Prior to the year 1946 and the case of Jones v. Mortimer, 28 Cal.2d 627, 170 P.2d 893, it seemed to be the well-settled rule in California that whatever claim would be barred if separately asserted, was not available as a setoff or counterclaim. Union Sugar Co. v. Hollister Estate Co., 3 Cal.2d 740, 47 P.2d 273. There was an exception to the effect that the filing of plaintiff's complaint suspended the running of the statute as to the counterclaim, and hence if the latter was not barred at that time, it could be pleaded later. As the statute had run against defendant's claim at the time the suit was filed, defendant could not have come within either the rule or the exception. But the rule was changed in the Jones case, which acrose out of the following circumstances: In December, 1933, the petitioner sued the California Mutual Building and Loan Association and Mortimer, the Building and Loan Commissioner, who, prior thereto, had taken over the association, for services rendered. In 1938 the commissioner levied an assessment of $100 per share against all of the stockholders of the association. Petitioner held four shares and hence was liable for an assessment of $400. In 1940 petitioner obtained a judgment against the association and the commissioner for $1536.10, the judgment being payable in course of liquidation. The commissioner did not plead the $400 indebtedness as a counterclaim or offset in the suit. In 1941 the commissioner sued petitioner for $368.05, being the amount of the assessment less some liquidating dividends which were credited against it. Petitioner then applied for a writ of execution or other relief to enforce his judgment. The commissioner claimed the right to set off the $368.05 balance of the assessment as against plaintiff's judgment. The court allowed such setoff. ‘To support his claim that the commissioner may not set off the assessment against his judgment, plaintiff contends that the right was lost by virtue of the commissioner's failure to file a counterclaim for the amount of the assessment in plaintiff's action, relying upon section 439 of the Code of Civil Procedure. That section provided in 1940 (the time that plaintiff obtained judgment in his action), and at the present time: ‘If the defendant omits to set up a counterclaim upon a cause arising out of the transaction set forth in the complaint as the foundation of the plaintiff's claim, neither he nor his assignee can afterwards maintain an action against the plaintiff therefor.’ (Emphasis added.) Aside from any other reason the italicized portion of that section prevents its application here. As far as appears from the record, the transaction involved in plaintiff's action was for services rendered to the association, whereas the assessment against plaintiff was based on his liability as a stockholder of the corporation. Giving the word ‘transaction’ its broadest meaning we cannot bring the two claims here involved within its meaning. They arose out of two separate and wholly independent transactions.' 28 Cal.2d at pages 629–630, 170 P.2d at page 895.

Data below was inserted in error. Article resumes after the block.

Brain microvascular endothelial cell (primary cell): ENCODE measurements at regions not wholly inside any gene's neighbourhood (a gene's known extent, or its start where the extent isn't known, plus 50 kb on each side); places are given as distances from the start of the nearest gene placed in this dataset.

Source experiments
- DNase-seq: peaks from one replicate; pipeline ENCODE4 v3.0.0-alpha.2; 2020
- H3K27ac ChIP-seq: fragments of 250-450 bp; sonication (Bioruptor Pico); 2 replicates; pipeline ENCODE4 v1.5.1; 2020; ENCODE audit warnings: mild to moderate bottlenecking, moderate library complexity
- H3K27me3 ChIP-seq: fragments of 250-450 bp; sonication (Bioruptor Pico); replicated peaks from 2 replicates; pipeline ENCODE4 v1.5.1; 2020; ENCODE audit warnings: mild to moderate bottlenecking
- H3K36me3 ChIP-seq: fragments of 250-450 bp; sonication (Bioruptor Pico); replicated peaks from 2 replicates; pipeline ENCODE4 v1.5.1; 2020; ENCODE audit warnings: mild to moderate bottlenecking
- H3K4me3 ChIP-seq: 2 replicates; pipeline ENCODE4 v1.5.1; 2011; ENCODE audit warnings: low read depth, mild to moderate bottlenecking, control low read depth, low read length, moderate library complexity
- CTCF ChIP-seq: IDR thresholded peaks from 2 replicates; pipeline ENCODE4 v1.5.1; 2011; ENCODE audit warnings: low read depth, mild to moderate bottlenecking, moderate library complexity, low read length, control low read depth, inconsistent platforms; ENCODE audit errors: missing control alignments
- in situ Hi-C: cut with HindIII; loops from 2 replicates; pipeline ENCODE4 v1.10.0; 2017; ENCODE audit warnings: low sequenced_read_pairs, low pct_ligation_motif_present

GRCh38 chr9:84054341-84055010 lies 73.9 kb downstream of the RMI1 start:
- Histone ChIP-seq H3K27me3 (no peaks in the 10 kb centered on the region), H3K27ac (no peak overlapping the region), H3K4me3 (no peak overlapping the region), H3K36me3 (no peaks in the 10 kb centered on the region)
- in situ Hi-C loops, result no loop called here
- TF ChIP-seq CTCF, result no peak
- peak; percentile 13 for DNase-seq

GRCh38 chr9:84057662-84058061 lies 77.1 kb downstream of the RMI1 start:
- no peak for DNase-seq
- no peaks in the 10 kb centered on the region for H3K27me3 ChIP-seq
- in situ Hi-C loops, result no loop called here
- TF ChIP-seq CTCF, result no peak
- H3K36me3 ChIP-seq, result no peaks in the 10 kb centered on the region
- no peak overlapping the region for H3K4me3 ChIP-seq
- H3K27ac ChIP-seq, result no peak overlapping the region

‘There is the matter of the statute of limitation having run on the assessment. Assuming that to be true the assessment is still a proper setoff. It has been held generally or assumed without discussion that a counterclaim in its setoff aspects may be defeated by the defense of the statute of limitation. [Citations.] On the other hand it has been intimated that where claims are compensated under section 440 of the Code of Civil Procedure the statute of limitations is not a bar. [Citation.] But none of these cases, holding the statute to be a bar, except Lyon v. Petty, supra [65 Cal. 322, 4 P. 103], mention section 440 of the Code of Civil Procedure heretofore quoted. The cross-demands here, in the language of section 440, ‘have existed between persons'—plaintiff and defendant. They existed between them at least at the time the assessment became due and plaintiff's action on his claim was pending. They have existed undr circumstances where if either brought an action thereon the other could have set up a counterclaim. Defendant could have set up the assessment as a counterclaim when the two coexisted and there was no question about the statute of limitation on either claim. The next step is that the demands are compensated. That can mean nothing more or less than that each of the claimants is paid to the extent that their claims are equal. To the extent that they are paid, how can the statute of limitation run on either of them? There is no outstanding claim upon which the statute may run. It is discharged.’ 28 Cal.2d at pages 632–633, 170 P.2d at page 896.